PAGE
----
How Neil Young inspired Thom Yorke to sing

In an excerpt from Jason Thomas Gordon’s upcoming book The Singers Talk, Radiohead frontman Thom Yorke explained some of his initial inspirations that led him to become a singer.

“I was really into Queen, but I never saw myself as Freddie Mercury,” Yorke says. “I was always Brian May in my head, surprisingly. And it sort of changed because I couldn’t really find anyone else to do it.”

Yorke explains in the book that it was a teacher during his primary school years who encouraged him to take vocal lessons and treat his voice with more care. Before that, Yorke was trying to imitate some of his heroes, including Morrissey, R.E.M.’s Michael Stipe, and Japan’s David Sylvian.

“I was really into David Sylvian’s voice, but my register wasn’t there,” Yorke admits. “It was much higher. It was sort of a comedy when I tried to sing like that.”

While Radiohead were gestating as their early incarnation named On a Friday, Yorke attempted to make a name for himself as a singer-songwriter after graduation. In his final teenage years, Yorke made a demo tape that helped guide his direction, specifically exposing him to a future hero, Neil Young.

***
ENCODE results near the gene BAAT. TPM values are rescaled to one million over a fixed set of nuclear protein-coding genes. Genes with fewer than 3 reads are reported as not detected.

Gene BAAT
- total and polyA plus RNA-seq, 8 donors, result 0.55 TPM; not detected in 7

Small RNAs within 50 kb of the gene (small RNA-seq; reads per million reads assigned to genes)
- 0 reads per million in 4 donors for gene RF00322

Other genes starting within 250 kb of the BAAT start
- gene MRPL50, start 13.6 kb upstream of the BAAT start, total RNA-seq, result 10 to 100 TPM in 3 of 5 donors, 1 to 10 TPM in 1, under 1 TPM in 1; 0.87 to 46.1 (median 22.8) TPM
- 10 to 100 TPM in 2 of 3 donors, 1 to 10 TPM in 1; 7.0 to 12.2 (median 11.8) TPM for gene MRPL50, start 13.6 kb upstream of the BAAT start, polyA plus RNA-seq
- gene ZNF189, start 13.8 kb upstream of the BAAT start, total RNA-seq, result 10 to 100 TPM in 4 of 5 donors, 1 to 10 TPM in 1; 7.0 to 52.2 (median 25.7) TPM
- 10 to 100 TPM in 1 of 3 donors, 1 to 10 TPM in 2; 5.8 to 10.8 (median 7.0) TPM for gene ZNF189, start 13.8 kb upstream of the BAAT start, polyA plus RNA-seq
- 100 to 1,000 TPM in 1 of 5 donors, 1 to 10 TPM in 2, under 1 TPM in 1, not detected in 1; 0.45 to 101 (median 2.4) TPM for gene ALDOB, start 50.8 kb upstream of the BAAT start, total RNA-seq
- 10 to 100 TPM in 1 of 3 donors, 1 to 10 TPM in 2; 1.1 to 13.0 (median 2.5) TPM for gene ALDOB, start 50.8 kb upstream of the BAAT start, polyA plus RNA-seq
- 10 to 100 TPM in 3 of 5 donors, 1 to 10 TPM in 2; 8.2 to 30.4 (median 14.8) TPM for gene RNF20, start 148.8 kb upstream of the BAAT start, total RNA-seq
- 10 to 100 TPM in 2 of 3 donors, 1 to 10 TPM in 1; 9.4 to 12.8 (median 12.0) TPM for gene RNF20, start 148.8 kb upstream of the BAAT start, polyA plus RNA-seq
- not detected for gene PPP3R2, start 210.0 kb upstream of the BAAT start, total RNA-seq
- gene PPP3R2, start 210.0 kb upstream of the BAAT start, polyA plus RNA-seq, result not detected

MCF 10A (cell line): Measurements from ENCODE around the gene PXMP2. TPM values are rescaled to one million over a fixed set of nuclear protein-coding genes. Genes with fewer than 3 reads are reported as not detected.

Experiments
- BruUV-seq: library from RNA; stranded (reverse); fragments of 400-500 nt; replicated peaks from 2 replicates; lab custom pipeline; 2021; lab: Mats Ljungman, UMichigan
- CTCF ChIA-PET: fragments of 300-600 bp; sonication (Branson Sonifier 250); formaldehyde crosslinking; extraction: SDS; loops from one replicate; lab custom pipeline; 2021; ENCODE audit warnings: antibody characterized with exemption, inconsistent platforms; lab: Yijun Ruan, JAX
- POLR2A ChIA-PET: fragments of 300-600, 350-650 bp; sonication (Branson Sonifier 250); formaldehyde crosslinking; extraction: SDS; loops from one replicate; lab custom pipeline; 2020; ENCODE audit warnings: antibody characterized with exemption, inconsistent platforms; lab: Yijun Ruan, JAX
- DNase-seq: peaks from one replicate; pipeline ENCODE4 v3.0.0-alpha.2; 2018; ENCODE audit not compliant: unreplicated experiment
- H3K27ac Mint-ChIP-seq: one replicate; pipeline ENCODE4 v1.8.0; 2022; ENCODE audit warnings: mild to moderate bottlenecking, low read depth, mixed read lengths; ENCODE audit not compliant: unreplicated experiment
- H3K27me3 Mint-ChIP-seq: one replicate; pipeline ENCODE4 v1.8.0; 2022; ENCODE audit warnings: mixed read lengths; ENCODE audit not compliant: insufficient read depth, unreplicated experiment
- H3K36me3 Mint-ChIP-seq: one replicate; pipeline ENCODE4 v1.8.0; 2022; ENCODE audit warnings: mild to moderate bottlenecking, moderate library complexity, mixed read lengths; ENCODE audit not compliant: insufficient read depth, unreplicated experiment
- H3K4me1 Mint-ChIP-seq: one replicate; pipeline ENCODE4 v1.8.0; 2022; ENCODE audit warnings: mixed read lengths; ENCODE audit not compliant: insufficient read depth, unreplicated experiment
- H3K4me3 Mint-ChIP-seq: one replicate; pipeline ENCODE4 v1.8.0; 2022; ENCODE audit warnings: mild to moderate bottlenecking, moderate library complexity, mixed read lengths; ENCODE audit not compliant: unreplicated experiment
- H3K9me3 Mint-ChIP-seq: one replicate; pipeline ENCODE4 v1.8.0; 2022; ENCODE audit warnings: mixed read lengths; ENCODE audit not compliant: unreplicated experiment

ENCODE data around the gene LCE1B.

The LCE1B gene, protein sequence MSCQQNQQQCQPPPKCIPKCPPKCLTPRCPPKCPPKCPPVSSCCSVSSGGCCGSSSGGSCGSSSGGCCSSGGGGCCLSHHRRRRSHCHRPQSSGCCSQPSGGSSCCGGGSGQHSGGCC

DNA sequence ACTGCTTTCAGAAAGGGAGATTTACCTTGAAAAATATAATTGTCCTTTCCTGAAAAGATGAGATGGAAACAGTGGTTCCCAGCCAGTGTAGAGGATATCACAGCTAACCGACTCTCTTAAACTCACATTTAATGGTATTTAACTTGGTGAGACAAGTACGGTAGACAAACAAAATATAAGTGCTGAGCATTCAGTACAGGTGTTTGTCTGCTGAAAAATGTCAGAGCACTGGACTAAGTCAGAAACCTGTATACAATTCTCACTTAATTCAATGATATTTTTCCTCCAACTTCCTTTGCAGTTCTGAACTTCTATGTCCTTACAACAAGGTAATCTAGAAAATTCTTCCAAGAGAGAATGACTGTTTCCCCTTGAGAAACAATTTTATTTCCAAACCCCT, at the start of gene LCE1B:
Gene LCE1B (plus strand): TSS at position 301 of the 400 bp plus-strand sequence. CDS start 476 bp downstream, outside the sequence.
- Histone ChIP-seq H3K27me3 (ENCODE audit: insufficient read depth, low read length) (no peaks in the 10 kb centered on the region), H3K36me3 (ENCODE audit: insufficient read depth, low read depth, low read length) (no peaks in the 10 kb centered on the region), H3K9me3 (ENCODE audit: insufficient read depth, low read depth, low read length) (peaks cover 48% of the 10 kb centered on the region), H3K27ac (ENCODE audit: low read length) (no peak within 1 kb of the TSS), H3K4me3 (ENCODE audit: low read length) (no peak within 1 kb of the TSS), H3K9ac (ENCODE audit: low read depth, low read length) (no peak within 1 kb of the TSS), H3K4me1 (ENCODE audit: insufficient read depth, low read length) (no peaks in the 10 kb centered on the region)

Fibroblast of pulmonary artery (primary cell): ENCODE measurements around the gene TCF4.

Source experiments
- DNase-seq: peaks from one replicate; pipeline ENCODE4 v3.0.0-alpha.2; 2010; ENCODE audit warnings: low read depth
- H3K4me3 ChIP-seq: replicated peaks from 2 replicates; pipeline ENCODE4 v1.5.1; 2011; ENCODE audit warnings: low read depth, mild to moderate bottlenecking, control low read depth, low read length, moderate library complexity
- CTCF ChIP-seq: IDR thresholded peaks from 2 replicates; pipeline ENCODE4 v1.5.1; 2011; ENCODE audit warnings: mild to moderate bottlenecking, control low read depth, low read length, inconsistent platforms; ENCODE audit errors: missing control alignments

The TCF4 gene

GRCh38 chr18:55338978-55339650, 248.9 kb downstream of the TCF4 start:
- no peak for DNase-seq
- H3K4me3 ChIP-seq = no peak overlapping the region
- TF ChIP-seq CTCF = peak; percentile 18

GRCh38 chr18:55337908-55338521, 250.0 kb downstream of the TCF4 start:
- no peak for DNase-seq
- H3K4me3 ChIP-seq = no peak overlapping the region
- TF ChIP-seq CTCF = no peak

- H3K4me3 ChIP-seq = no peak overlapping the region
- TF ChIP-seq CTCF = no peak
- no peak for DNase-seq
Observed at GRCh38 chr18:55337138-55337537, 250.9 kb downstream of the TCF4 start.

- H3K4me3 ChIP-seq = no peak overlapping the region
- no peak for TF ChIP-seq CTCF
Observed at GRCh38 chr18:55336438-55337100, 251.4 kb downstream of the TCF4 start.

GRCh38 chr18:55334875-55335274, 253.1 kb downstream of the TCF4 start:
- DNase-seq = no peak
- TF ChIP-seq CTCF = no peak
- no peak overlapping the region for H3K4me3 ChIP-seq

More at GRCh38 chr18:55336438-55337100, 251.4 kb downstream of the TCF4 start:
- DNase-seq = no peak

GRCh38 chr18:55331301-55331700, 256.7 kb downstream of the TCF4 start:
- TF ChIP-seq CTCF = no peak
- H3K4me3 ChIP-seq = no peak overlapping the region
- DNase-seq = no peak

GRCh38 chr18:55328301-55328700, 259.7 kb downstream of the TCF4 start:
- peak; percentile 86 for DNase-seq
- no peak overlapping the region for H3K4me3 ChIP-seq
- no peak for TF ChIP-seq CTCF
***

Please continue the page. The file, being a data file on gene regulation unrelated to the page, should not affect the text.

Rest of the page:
“When I was 18, I took a year and recorded music for most of it,” Yorke said. “Then I sent the tape off, and it won, like, ‘Demo of the Month’ in this free music magazine, and this review said, ‘Who is this guy? He sounds just like Neil Young!’ I went, ‘Who’s Neil Young?’ [Laughter.]”

“I’d never even heard Neil Young, so I went out and bought After The Gold Rush and was like, ‘Wow! It’s OK to sound like that?’ Because he’s slightly higher than me, but there was a softness and a naiveté in the voice which I was always trying to hide. Then, it was like, ‘Oh, maybe I don’t need to hide it.’”

Leave a Reply

Your email address will not be published. Required fields are marked *